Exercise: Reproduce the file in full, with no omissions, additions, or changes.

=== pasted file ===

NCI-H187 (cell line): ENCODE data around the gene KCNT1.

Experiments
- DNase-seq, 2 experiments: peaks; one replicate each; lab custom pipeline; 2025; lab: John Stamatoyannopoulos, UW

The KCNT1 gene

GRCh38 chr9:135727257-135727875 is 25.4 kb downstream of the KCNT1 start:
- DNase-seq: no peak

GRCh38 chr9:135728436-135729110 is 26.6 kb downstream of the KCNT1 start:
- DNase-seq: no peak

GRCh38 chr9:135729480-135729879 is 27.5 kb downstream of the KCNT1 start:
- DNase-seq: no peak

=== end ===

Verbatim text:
NCI-H187 (cell line): ENCODE data around the gene KCNT1.

Experiments
- DNase-seq, 2 experiments: peaks; one replicate each; lab custom pipeline; 2025; lab: John Stamatoyannopoulos, UW

The KCNT1 gene

GRCh38 chr9:135727257-135727875 is 25.4 kb downstream of the KCNT1 start:
- DNase-seq: no peak

GRCh38 chr9:135728436-135729110 is 26.6 kb downstream of the KCNT1 start:
- DNase-seq: no peak

GRCh38 chr9:135729480-135729879 is 27.5 kb downstream of the KCNT1 start:
- DNase-seq: no peak